Danish art house director Lars von Trier is undergoing treatment for Parkinson's disease, it was revealed on Tuesday.
The Cannes Film Festival stalwart has shocked and awed cinema audiences throughout the world since the mid 1980s when his breakthrough film "The Element of Crime" received a dozen awards at several international festivals including the technical grand prize at Cannes as well as a nomination for the Palme d'Or.
Zentropa, von Trier's production company, said the 66-year-old would continue working on his current project The Kingdom Exodus as planned by the end of the year.
Parkinson's disease is a brain disorder that causes unintended or uncontrollable movements such as shaking, stiffness and difficulty with balance as well as co-ordination.
"Lars is in good shape and is being treated for his symptoms," Zentropa said in a statement."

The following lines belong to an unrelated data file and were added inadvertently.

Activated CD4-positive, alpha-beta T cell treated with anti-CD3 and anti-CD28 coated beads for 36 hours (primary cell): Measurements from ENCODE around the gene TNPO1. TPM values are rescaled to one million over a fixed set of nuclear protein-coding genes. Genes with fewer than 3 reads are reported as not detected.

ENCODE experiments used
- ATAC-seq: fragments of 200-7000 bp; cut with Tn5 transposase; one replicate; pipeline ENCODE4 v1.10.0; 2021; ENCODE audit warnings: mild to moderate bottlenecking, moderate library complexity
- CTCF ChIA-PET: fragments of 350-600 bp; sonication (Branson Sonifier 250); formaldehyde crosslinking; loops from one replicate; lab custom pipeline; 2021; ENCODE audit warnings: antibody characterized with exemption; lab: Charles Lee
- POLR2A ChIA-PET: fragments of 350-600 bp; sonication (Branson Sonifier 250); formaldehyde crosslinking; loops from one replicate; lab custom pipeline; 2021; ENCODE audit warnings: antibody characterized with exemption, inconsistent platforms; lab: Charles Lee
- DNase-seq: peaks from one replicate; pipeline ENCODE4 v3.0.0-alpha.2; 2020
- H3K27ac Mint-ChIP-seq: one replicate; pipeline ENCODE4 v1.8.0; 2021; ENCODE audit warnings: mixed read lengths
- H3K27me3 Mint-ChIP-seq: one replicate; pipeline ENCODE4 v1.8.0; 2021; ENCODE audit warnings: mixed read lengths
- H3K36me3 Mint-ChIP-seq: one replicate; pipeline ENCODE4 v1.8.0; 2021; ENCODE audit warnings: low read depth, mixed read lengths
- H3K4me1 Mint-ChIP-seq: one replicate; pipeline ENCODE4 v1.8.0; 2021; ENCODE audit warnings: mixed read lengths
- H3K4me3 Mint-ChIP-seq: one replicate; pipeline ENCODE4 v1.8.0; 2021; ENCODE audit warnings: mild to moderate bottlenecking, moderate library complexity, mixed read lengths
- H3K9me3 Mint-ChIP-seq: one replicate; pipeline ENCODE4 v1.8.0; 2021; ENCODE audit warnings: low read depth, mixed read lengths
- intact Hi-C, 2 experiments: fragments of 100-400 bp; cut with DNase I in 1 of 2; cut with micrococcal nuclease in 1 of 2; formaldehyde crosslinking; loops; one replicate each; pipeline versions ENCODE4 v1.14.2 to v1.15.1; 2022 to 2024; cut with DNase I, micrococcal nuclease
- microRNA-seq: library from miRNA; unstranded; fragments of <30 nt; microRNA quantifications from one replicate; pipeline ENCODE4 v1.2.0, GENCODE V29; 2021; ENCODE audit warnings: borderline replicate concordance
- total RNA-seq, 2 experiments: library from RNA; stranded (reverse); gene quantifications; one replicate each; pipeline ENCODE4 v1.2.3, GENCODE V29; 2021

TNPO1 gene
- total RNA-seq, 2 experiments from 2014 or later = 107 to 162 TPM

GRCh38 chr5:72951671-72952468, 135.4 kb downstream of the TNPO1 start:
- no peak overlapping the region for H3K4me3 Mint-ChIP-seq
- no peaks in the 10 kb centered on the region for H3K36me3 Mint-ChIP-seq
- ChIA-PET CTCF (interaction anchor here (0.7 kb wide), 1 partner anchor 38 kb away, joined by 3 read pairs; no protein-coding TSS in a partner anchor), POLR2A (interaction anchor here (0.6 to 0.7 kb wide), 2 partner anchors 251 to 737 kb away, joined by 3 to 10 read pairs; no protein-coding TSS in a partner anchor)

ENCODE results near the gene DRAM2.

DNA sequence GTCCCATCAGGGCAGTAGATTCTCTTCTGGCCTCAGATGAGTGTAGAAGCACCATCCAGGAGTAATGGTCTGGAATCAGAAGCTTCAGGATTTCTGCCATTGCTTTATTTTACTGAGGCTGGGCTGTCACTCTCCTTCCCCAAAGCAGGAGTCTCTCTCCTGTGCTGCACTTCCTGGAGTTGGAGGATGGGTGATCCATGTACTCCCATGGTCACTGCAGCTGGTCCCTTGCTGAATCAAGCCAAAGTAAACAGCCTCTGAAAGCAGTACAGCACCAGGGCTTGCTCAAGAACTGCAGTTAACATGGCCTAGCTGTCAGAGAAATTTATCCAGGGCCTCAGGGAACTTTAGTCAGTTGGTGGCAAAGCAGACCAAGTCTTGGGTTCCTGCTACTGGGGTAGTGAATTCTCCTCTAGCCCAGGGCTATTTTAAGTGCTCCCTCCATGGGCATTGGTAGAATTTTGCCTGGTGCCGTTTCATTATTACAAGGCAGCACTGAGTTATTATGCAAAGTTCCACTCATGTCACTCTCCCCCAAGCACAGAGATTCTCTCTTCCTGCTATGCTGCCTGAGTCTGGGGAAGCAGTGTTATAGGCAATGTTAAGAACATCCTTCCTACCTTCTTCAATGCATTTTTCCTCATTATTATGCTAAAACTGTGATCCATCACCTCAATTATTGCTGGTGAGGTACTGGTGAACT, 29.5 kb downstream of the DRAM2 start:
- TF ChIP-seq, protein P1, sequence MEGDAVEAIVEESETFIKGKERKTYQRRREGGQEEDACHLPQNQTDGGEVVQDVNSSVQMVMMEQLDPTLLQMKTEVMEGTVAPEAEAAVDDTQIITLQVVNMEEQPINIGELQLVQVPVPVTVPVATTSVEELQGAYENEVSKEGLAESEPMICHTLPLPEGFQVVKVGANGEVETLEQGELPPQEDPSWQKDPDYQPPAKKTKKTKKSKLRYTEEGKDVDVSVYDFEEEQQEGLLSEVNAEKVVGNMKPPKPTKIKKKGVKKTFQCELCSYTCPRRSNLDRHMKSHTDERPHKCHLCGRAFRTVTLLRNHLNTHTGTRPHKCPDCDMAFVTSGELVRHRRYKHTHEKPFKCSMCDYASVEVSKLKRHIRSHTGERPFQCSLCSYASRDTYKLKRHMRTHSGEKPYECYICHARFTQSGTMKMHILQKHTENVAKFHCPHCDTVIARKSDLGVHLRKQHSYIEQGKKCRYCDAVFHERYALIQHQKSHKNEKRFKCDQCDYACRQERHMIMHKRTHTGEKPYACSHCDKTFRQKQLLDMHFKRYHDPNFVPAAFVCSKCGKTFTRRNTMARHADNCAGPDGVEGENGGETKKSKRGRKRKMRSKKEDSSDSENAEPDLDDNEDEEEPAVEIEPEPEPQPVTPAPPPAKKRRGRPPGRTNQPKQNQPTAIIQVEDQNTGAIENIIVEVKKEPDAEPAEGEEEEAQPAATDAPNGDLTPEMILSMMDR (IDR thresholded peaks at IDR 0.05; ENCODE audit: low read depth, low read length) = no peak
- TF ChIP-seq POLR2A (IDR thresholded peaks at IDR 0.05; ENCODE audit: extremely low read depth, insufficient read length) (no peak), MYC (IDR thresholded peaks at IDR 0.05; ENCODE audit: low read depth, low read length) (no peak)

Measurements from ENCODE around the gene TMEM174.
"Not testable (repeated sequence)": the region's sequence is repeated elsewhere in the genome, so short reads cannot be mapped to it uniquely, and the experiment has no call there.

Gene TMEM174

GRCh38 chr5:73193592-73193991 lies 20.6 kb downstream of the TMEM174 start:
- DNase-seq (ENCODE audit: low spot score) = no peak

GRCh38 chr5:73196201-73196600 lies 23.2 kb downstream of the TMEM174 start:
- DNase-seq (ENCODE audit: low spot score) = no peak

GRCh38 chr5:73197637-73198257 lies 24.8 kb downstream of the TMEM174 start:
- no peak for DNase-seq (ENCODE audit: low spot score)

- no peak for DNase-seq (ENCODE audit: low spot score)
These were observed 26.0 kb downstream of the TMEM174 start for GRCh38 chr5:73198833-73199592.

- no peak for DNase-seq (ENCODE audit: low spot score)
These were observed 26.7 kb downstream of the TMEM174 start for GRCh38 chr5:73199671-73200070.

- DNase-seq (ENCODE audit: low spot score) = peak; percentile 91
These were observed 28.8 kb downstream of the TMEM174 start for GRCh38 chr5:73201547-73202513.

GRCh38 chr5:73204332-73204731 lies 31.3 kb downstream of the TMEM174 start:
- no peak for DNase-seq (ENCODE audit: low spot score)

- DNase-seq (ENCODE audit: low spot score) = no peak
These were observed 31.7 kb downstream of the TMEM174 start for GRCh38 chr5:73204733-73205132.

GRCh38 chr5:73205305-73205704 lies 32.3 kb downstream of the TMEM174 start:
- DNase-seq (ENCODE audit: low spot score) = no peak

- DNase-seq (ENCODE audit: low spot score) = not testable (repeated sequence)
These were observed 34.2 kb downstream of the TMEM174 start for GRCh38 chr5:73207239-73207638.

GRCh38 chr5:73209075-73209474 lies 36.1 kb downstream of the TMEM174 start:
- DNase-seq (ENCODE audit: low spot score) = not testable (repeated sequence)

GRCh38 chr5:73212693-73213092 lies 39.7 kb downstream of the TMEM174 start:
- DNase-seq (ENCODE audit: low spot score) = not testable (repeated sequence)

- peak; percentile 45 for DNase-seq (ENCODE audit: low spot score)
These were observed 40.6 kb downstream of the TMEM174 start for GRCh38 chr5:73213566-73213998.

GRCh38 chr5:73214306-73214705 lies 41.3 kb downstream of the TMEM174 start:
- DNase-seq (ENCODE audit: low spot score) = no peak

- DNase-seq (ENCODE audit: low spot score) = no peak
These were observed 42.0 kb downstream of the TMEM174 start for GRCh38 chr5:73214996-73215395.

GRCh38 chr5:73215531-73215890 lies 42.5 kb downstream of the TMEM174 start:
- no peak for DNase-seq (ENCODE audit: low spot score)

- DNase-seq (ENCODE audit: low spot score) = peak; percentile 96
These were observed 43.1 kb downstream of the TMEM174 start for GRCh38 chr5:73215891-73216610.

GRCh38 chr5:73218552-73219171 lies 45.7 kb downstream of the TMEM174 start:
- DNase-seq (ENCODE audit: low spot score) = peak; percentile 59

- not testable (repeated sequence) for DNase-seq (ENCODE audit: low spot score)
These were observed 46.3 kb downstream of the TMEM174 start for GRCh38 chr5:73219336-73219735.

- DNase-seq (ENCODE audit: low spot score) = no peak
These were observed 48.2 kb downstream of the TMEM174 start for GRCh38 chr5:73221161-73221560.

Born in Kongens Lyngby, just north of Copenhagen in 1956, von Trier believed Ulf Trier to be his father until 1989, when his mother Inger Høst told him on her deathbed that Fritz Michael Hartmann - the head of Denmark's Ministry of Social Affairs and a second world war resistance fighter - was his biological father.
Sixteen years after his first nomination, he claimed the Palme d'Or at Cannes in 2000 for "Dancer in the Dark".
But in 2011 he was banned from the festival for comments made during an interview to promote the film "Melancholia".
He was eventually allowed back but courted more controversy with his film "The House That Jack Built" about a serial killer and told from the murderer's point of view
The film premiered at the Cannes Film Festival in May 2018. There were mass walkouts during the film by audience members as well as a 10-minute standing ovation.